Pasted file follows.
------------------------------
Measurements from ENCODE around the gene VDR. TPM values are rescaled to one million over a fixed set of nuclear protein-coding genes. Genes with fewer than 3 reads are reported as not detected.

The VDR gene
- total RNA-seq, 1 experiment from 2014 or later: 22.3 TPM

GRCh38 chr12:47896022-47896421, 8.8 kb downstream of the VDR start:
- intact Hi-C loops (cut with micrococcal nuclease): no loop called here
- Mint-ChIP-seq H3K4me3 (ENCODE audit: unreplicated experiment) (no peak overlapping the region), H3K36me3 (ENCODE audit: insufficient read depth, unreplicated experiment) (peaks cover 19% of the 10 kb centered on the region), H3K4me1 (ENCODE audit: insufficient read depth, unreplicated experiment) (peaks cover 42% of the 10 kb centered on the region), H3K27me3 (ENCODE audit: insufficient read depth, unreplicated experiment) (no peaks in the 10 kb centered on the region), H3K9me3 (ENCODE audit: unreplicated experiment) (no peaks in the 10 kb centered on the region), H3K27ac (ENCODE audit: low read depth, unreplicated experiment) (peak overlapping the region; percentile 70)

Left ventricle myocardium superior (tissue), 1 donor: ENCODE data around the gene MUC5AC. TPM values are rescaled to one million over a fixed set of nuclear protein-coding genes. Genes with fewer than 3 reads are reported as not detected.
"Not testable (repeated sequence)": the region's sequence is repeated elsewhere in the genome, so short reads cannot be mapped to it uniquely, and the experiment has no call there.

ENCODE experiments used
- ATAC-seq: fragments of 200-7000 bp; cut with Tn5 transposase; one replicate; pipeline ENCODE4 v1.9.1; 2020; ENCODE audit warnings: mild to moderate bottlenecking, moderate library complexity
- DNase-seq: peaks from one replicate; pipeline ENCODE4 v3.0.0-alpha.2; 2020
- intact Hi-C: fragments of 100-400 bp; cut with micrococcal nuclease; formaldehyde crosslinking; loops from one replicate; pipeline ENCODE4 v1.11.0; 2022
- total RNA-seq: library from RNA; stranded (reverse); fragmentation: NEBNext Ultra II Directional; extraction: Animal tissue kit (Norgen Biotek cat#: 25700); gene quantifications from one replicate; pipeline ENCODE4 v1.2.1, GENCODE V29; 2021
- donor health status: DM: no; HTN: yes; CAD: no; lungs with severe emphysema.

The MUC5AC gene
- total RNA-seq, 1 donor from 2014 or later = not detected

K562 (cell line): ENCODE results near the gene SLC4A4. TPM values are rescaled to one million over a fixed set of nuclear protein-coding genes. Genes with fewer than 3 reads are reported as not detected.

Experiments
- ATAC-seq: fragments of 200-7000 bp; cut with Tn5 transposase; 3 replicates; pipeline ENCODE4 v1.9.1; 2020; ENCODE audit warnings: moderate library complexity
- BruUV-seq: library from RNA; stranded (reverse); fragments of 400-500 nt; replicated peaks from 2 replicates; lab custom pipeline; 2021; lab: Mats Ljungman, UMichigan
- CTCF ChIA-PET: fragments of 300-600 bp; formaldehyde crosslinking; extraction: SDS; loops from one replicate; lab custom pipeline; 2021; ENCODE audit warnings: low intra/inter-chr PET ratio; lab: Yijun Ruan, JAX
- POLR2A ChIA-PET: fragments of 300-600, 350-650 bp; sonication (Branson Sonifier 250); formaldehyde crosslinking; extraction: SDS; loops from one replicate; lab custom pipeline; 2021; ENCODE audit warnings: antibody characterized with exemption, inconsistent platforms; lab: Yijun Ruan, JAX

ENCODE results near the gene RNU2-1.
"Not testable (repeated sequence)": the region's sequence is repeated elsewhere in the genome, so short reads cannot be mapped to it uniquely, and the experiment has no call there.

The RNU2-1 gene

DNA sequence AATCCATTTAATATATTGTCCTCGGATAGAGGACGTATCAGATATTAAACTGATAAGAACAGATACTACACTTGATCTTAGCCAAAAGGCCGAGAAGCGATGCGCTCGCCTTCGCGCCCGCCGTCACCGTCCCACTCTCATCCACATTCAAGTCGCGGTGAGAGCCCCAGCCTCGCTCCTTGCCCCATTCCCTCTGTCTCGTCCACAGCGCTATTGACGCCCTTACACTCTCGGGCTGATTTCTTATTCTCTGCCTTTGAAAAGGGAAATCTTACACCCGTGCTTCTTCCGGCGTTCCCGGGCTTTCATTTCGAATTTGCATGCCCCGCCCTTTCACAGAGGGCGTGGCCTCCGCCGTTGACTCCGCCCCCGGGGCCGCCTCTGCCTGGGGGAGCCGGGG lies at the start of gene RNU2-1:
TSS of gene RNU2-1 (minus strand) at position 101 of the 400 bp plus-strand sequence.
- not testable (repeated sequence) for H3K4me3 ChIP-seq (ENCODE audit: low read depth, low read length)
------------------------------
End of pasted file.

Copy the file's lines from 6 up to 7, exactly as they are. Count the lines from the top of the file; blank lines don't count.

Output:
- Mint-ChIP-seq H3K4me3 (ENCODE audit: unreplicated experiment) (no peak overlapping the region), H3K36me3 (ENCODE audit: insufficient read depth, unreplicated experiment) (peaks cover 19% of the 10 kb centered on the region), H3K4me1 (ENCODE audit: insufficient read depth, unreplicated experiment) (peaks cover 42% of the 10 kb centered on the region), H3K27me3 (ENCODE audit: insufficient read depth, unreplicated experiment) (no peaks in the 10 kb centered on the region), H3K9me3 (ENCODE audit: unreplicated experiment) (no peaks in the 10 kb centered on the region), H3K27ac (ENCODE audit: low read depth, unreplicated experiment) (peak overlapping the region; percentile 70)

Left ventricle myocardium superior (tissue), 1 donor: ENCODE data around the gene MUC5AC. TPM values are rescaled to one million over a fixed set of nuclear protein-coding genes. Genes with fewer than 3 reads are reported as not detected.